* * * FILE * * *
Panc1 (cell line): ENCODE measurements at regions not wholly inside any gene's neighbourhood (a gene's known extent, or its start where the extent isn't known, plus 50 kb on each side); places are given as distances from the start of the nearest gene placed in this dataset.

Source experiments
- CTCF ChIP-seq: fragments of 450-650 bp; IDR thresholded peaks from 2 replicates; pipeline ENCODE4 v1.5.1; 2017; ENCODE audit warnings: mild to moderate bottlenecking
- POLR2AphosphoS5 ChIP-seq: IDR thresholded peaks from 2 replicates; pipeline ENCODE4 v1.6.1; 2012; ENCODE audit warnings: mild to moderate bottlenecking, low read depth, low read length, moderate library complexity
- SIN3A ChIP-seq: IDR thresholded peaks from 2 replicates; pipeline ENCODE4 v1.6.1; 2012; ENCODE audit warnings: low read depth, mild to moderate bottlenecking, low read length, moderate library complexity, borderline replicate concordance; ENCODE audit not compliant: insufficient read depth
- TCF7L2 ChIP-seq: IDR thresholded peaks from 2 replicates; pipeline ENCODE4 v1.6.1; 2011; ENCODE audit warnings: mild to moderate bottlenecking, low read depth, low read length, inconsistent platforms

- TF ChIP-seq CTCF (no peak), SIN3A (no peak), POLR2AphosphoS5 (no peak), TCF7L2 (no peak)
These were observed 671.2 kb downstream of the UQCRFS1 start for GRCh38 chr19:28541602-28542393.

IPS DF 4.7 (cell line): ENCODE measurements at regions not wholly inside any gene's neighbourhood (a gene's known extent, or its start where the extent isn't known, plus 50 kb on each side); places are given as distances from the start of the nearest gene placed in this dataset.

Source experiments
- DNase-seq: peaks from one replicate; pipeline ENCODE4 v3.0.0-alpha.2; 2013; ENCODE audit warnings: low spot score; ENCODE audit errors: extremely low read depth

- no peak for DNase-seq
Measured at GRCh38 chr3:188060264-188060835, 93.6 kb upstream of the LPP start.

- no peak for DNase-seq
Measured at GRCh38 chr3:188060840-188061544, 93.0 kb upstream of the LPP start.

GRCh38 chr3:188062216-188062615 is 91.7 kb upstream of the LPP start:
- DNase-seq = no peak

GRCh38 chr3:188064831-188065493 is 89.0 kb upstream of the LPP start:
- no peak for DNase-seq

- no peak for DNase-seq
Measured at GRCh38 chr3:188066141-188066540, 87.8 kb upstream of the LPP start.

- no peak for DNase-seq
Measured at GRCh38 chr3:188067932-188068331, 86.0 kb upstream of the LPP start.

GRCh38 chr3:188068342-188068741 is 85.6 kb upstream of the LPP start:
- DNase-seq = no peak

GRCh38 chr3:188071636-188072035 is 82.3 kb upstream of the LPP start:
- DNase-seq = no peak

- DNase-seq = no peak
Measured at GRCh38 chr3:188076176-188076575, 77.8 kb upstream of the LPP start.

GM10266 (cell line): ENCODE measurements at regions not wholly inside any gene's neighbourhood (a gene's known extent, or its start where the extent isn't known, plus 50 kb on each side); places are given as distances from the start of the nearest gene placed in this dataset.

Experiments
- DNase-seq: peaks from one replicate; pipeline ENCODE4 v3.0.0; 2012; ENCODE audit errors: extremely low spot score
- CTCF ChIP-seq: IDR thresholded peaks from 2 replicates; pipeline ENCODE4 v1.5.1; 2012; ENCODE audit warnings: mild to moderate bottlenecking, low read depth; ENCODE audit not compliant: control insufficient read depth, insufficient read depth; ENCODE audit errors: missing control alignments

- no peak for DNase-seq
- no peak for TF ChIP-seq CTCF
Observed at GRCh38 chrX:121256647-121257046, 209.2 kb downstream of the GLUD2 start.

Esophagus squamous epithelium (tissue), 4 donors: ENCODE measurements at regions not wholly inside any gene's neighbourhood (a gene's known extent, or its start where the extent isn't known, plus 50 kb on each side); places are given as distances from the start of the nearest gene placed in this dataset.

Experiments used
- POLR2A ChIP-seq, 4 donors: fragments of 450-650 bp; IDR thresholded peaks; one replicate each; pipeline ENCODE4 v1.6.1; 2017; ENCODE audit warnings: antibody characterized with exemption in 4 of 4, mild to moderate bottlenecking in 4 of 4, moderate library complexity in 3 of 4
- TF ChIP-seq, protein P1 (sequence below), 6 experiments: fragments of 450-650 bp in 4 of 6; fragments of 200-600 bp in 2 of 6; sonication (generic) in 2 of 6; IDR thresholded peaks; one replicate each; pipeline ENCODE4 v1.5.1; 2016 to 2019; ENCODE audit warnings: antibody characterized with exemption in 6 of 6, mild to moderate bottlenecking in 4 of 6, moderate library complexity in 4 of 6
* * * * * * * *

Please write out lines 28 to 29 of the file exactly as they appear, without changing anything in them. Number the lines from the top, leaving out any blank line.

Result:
- DNase-seq = no peak
Measured at GRCh38 chr3:188076176-188076575, 77.8 kb upstream of the LPP start.